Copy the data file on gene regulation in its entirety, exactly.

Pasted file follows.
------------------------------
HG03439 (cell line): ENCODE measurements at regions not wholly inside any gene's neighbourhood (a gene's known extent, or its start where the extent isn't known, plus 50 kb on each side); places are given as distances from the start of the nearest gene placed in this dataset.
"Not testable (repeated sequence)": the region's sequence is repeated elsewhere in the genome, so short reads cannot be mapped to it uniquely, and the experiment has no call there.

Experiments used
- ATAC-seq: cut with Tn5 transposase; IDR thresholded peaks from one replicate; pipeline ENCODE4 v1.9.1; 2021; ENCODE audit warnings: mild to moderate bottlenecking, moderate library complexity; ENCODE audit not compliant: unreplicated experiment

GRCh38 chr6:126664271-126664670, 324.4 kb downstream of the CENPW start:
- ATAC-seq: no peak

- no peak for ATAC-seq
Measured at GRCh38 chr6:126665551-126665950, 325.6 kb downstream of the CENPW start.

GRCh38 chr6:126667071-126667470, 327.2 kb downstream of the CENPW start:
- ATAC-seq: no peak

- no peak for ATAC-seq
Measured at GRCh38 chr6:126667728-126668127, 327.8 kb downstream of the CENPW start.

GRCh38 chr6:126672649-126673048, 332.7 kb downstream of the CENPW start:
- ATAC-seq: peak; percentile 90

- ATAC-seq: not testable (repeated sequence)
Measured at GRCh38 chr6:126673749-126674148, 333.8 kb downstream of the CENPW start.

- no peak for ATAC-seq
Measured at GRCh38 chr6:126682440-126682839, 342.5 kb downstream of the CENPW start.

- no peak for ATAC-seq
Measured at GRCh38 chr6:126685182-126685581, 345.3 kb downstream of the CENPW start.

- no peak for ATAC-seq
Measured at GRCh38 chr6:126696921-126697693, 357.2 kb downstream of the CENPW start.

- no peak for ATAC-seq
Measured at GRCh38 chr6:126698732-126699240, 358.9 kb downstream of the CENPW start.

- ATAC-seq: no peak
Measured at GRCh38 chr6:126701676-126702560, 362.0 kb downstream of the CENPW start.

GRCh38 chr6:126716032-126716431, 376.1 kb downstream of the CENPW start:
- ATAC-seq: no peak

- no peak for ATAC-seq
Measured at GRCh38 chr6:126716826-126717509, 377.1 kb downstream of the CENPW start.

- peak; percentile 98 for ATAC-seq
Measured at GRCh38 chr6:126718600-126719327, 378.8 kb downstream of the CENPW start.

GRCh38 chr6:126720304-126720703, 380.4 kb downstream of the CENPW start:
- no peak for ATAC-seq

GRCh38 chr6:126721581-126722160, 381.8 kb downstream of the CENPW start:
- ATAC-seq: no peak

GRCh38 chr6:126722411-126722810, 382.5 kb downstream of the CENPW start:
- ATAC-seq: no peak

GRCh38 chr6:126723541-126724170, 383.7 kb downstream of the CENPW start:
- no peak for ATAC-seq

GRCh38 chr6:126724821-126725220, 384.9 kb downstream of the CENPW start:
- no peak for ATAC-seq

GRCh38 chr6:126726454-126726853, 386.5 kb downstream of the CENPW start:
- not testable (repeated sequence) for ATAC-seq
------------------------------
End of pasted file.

HG03439 (cell line): ENCODE measurements at regions not wholly inside any gene's neighbourhood (a gene's known extent, or its start where the extent isn't known, plus 50 kb on each side); places are given as distances from the start of the nearest gene placed in this dataset.
"Not testable (repeated sequence)": the region's sequence is repeated elsewhere in the genome, so short reads cannot be mapped to it uniquely, and the experiment has no call there.

Experiments used
- ATAC-seq: cut with Tn5 transposase; IDR thresholded peaks from one replicate; pipeline ENCODE4 v1.9.1; 2021; ENCODE audit warnings: mild to moderate bottlenecking, moderate library complexity; ENCODE audit not compliant: unreplicated experiment

GRCh38 chr6:126664271-126664670, 324.4 kb downstream of the CENPW start:
- ATAC-seq: no peak

- no peak for ATAC-seq
Measured at GRCh38 chr6:126665551-126665950, 325.6 kb downstream of the CENPW start.

GRCh38 chr6:126667071-126667470, 327.2 kb downstream of the CENPW start:
- ATAC-seq: no peak

- no peak for ATAC-seq
Measured at GRCh38 chr6:126667728-126668127, 327.8 kb downstream of the CENPW start.

GRCh38 chr6:126672649-126673048, 332.7 kb downstream of the CENPW start:
- ATAC-seq: peak; percentile 90

- ATAC-seq: not testable (repeated sequence)
Measured at GRCh38 chr6:126673749-126674148, 333.8 kb downstream of the CENPW start.

- no peak for ATAC-seq
Measured at GRCh38 chr6:126682440-126682839, 342.5 kb downstream of the CENPW start.

- no peak for ATAC-seq
Measured at GRCh38 chr6:126685182-126685581, 345.3 kb downstream of the CENPW start.

- no peak for ATAC-seq
Measured at GRCh38 chr6:126696921-126697693, 357.2 kb downstream of the CENPW start.

- no peak for ATAC-seq
Measured at GRCh38 chr6:126698732-126699240, 358.9 kb downstream of the CENPW start.

- ATAC-seq: no peak
Measured at GRCh38 chr6:126701676-126702560, 362.0 kb downstream of the CENPW start.

GRCh38 chr6:126716032-126716431, 376.1 kb downstream of the CENPW start:
- ATAC-seq: no peak

- no peak for ATAC-seq
Measured at GRCh38 chr6:126716826-126717509, 377.1 kb downstream of the CENPW start.

- peak; percentile 98 for ATAC-seq
Measured at GRCh38 chr6:126718600-126719327, 378.8 kb downstream of the CENPW start.

GRCh38 chr6:126720304-126720703, 380.4 kb downstream of the CENPW start:
- no peak for ATAC-seq

GRCh38 chr6:126721581-126722160, 381.8 kb downstream of the CENPW start:
- ATAC-seq: no peak

GRCh38 chr6:126722411-126722810, 382.5 kb downstream of the CENPW start:
- ATAC-seq: no peak

GRCh38 chr6:126723541-126724170, 383.7 kb downstream of the CENPW start:
- no peak for ATAC-seq

GRCh38 chr6:126724821-126725220, 384.9 kb downstream of the CENPW start:
- no peak for ATAC-seq

GRCh38 chr6:126726454-126726853, 386.5 kb downstream of the CENPW start:
- not testable (repeated sequence) for ATAC-seq